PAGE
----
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Is it known how long ago the mutation arose in Africa that gives rise to sickle-cell disease and protects from Malaria in heterozygote carriers?

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  • $\begingroup$ Is it safe to assume that the mutation arose after the out-of-Africa migrations, since sickle-cell disease is almost exclusively prevalent in people with more recent African ancestry (i.e., black people)? $\endgroup$ – Abdel May 24 '17 at 11:33
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In a fairly recent review P W Hedrick surveys a number of gene variants associated with resistance to malaria.

He explains that:

The impact of malaria is thought to have increased between 10,000 and 5,000 years ago when there were the beginnings of agriculture and consequently more human settlements. During this period, the numbers of both the human population and the mosquito vector increased, resulting in higher spread of malaria. Recent molecular studies suggest that malaria in humans from Plasmodium falciparum may have originated from gorillas. Using these data, an initial timeline for the origin of P. falciparum as a human pathogen suggests that it may be more recent than previously thought.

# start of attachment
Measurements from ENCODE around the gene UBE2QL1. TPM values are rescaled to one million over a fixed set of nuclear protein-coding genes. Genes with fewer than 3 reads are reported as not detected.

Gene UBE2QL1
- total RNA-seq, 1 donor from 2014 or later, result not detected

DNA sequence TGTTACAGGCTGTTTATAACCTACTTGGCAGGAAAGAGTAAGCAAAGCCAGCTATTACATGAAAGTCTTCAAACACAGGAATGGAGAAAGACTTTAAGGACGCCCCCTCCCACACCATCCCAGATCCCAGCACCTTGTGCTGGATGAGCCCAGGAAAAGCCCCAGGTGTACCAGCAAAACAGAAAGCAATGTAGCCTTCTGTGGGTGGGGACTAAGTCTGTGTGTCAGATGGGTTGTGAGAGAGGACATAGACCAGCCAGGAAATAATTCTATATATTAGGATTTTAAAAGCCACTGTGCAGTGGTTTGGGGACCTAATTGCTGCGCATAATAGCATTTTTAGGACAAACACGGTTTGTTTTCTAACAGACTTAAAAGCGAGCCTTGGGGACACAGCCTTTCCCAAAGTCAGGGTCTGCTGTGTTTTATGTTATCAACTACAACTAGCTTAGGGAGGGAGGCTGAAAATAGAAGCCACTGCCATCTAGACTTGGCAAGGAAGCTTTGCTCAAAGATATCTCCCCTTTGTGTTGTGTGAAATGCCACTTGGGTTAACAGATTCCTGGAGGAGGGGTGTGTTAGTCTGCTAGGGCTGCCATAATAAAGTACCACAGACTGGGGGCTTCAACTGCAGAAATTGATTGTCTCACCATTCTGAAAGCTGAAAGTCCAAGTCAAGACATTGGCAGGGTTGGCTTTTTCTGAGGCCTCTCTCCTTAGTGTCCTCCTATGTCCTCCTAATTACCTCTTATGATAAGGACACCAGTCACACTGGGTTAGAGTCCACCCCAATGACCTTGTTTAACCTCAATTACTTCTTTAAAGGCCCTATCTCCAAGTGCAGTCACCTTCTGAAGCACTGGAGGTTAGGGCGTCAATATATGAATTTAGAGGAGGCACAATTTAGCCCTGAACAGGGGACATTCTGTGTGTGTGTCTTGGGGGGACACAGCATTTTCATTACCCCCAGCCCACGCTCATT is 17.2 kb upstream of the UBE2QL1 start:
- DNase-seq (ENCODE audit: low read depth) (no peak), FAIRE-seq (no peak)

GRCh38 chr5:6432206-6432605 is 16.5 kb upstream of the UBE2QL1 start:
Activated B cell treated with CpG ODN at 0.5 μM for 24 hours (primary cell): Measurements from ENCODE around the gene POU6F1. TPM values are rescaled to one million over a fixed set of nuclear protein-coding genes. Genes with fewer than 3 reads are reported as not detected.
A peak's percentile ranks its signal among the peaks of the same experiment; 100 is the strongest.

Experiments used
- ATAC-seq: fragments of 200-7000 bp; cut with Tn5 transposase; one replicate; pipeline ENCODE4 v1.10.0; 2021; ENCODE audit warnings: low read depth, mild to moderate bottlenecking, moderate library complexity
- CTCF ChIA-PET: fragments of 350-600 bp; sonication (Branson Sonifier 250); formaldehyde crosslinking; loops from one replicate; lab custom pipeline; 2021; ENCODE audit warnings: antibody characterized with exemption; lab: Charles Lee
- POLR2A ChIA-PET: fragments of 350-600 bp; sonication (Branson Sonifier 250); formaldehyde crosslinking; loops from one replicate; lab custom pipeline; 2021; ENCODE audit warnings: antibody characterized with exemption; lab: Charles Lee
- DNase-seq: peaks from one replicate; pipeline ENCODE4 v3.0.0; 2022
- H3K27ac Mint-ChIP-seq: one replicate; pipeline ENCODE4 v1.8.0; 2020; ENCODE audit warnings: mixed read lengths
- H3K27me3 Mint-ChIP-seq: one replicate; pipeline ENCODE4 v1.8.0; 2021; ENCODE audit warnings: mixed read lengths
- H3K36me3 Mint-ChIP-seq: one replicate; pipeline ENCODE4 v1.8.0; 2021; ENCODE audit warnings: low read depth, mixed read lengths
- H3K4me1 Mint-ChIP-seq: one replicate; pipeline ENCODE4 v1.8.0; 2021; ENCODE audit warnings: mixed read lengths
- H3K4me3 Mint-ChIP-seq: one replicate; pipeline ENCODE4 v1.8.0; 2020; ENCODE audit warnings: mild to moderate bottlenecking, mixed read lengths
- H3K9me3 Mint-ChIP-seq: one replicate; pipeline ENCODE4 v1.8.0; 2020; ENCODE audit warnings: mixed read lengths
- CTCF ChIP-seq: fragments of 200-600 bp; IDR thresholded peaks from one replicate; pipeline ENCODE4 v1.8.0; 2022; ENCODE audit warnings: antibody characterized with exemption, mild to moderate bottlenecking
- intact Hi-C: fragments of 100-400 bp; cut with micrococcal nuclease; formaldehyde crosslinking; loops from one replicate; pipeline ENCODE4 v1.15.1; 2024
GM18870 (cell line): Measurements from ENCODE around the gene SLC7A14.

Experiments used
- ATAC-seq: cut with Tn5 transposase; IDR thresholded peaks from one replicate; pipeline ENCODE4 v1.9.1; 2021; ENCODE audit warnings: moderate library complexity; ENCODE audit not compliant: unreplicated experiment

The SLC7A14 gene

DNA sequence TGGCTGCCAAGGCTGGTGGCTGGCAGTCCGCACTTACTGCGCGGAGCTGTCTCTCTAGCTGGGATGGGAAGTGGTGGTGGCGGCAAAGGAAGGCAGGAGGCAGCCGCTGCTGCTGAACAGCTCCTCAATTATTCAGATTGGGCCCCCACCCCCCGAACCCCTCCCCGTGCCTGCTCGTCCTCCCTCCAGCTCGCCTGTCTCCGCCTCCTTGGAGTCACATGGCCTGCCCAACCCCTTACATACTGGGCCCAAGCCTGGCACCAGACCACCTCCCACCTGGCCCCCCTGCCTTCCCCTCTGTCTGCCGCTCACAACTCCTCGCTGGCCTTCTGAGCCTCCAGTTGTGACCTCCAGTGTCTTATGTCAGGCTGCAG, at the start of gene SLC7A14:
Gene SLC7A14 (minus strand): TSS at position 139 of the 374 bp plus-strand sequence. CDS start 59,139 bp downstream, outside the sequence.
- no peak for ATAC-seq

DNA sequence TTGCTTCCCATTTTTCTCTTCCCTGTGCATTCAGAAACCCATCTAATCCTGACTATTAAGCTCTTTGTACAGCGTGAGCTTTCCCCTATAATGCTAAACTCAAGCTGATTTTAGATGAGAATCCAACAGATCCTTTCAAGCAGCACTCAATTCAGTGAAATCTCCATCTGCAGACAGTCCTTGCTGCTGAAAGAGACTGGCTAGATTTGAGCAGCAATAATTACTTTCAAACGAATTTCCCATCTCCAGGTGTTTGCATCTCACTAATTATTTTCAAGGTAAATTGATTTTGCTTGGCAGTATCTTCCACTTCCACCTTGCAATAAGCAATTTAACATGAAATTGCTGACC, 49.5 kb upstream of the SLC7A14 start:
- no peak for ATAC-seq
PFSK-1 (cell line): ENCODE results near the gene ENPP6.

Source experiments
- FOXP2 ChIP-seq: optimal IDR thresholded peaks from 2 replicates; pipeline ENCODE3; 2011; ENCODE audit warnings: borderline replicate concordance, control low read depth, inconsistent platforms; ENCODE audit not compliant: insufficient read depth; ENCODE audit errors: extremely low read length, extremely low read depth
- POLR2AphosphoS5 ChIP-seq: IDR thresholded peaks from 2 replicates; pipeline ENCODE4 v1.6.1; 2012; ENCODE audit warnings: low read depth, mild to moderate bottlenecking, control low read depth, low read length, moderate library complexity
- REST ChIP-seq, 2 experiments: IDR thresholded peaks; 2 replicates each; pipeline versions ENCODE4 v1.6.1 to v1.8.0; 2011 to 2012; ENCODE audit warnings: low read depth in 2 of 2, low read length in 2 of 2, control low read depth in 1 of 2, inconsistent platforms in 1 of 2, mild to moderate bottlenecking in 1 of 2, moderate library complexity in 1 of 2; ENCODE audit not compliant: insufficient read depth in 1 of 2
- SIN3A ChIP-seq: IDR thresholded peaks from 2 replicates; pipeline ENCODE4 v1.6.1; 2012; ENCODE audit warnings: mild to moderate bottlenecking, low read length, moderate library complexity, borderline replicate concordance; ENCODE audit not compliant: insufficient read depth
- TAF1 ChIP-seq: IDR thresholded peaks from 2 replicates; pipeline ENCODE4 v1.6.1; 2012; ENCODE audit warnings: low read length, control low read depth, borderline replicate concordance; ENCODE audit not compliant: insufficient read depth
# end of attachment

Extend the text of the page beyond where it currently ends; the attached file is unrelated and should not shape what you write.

As you can see from his Table 1 (reproduced below), the S variant of β-globin is suggested to have arisen 1440 years ago.

Hedrick Table 1

The study of the origin of sickle cell anaemia is complicated by the fact that the allele responsible is found associated with five different β-globin haplotypes (four from Africa, one from Saudi Arabia/India). This has sometimes been interpreted as indicating that the allele arose on several independent occasions. However, the picture is complicated by patterns of human migration, and recent papers suggest that the observed distribution of the S variant is not inconsistent with a single origin, e.g. this paper.

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